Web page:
Faculty & Research > Faculty > Donald F. Hunt

Hunt, Don

Donald F. Hunt

University Professor of Chemistry and Pathology

Room 188B, Chemistry Building (434) 924-3610

B.S. University of Massachusetts, 1962

Ph.D. University of Massachusetts, 1967

NIH Postdoctoral Trainee, Massachusetts Institute of Technology, 1967

Analytical Biochemistry

The goal of our research is to develop new methods and instrumentation for the structural characterization of proteins and their post translational modifications at the low femtomole/attomole level and to apply these new methods to important structural problems in cell biology and immunology.  Towards this end, we have pioneered the use of nanoflow HPLC in conjunction with microelectrospray ionization on ion trap and Fourier transform mass spectrometers.  Briefly stated, the approach involves the use of proteolytic enzymes to convert the protein or group of proteins into a complex mixture of peptides, which are then fractionated by nanoflow-HPLC and eluted directly into the mass spectrometer.  Mixtures containing thousands of different  peptides can be analyzed in this manner.  Protonated peptides of a particular mass are selected under computer control of instrument, fragmented on collision with helium atoms and the resulting fragments are then separated and mass analyzed.  Dissociation of the peptide ions occurs more or less randomly at each of the amide bonds in the molecules to produce a collection of fragments.  The mass difference between two fragments differing by a single amino acid defines the mass and thus the identity of the extra residue in the longer fragment. Peptide sequence analysis is performed routinely at the femtomole and low attomole levels on the ion trap and Fourier transform instruments, respectively. Mass spectra acquired in the above manner can also be used to search databases and to identify known proteins.  Currently, this approach is the most sensitive method in the world for protein characterization.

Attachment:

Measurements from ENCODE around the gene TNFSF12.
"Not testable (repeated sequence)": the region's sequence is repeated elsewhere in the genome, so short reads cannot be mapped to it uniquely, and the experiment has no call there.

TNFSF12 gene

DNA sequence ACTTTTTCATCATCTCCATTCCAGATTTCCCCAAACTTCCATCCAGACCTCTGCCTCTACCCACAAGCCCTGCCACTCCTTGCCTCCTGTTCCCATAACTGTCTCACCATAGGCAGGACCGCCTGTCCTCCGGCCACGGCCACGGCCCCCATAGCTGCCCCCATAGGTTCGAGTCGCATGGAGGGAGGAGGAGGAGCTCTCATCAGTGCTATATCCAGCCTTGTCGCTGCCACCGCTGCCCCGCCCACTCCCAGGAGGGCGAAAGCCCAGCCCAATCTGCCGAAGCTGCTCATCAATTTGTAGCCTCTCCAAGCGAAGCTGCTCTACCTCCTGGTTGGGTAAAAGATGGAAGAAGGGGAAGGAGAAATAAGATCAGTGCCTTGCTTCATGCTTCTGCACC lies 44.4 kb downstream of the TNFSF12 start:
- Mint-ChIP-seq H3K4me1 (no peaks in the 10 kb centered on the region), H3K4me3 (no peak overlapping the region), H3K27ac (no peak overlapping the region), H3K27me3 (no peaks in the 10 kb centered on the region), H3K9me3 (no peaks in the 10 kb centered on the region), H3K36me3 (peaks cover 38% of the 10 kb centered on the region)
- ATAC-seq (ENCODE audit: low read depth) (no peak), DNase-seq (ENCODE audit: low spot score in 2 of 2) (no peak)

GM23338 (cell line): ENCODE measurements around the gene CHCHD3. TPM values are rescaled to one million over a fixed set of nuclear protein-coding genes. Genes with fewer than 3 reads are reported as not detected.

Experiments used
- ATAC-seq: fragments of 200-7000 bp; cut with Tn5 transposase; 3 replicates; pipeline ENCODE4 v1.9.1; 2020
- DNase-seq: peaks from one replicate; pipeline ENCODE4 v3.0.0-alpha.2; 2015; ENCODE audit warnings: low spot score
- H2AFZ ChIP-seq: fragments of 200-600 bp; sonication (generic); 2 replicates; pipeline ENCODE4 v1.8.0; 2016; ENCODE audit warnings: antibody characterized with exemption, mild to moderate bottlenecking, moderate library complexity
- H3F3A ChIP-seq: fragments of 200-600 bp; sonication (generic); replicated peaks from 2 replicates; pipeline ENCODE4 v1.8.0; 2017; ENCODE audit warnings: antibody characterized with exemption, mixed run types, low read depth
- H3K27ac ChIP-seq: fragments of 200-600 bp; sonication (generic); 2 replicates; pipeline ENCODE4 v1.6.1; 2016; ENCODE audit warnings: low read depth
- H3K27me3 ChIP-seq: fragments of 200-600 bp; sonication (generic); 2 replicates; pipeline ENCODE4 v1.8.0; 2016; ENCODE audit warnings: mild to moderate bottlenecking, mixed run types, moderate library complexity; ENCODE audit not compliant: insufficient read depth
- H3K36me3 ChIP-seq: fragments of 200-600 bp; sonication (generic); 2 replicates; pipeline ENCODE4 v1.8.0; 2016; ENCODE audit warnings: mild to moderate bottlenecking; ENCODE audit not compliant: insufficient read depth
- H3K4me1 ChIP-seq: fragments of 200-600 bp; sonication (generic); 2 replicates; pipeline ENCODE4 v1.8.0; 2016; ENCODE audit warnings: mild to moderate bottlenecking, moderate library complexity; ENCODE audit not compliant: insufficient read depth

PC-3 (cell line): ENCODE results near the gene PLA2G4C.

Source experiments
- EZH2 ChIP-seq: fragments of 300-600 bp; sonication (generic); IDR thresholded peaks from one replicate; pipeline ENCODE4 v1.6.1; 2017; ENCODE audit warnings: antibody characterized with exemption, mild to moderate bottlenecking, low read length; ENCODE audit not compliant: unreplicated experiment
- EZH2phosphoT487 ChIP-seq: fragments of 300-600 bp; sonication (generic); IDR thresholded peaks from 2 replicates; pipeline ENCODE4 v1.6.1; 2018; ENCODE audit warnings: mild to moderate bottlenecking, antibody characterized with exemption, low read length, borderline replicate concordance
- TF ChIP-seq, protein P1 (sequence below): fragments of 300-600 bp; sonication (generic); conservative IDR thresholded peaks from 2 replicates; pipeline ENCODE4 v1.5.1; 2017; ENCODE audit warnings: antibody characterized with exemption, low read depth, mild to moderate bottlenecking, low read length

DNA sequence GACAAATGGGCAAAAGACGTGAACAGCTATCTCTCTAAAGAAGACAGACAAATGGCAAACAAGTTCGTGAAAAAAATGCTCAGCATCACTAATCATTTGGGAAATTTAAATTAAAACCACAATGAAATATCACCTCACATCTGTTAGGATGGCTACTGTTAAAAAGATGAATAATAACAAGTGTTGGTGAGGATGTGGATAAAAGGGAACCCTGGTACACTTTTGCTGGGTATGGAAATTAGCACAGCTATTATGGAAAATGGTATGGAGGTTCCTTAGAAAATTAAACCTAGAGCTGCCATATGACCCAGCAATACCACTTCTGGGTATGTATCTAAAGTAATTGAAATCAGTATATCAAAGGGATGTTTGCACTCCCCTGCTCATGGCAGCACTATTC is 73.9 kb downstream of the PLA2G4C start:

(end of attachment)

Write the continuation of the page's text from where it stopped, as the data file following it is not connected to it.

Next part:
Our research focuses on two major applications of the above technology.  The first involves identifying peptides that trigger the immune system to kill diseased cells. Cytotoxic T lymphocytes (CTL) or killer cells are an arm of the immune system concerned with recognition of cells that express new antigens, proteins, as a result of viral infection or cellular transformation (cancer).  Cells convey their health status to the immune system by generating fragments from each of the approximately 10,000 proteins being synthesized, loading them onto a protein carrier (MHC molecule), and transporting them to the cell surface for screening by the killer cells.  CTL lyse those cells that display new fragments, antigens that are associated with a particular disease state.  Identification of these antigens is the first step in the preparation of vaccines that promote immunity against the above diseases.  Peptides that cause the immune system to kill melanoma and lung cancer cells, to reject bone marrow transplants to leukemia patients, and to lyse  tuberculosis infected cells have been identified in the  laboratory recently.   Efforts are in progress to characterize the peptide antigens that (a) cause rejection of tissue transplants, (b) trigger organ or tissue destruction in such autoimmune disorders as diabetes, arthritis, and multiple sclerosis, and (c) initiate an immunological response to breast, ovarian, colon-rectal, lung, and prostate cancers.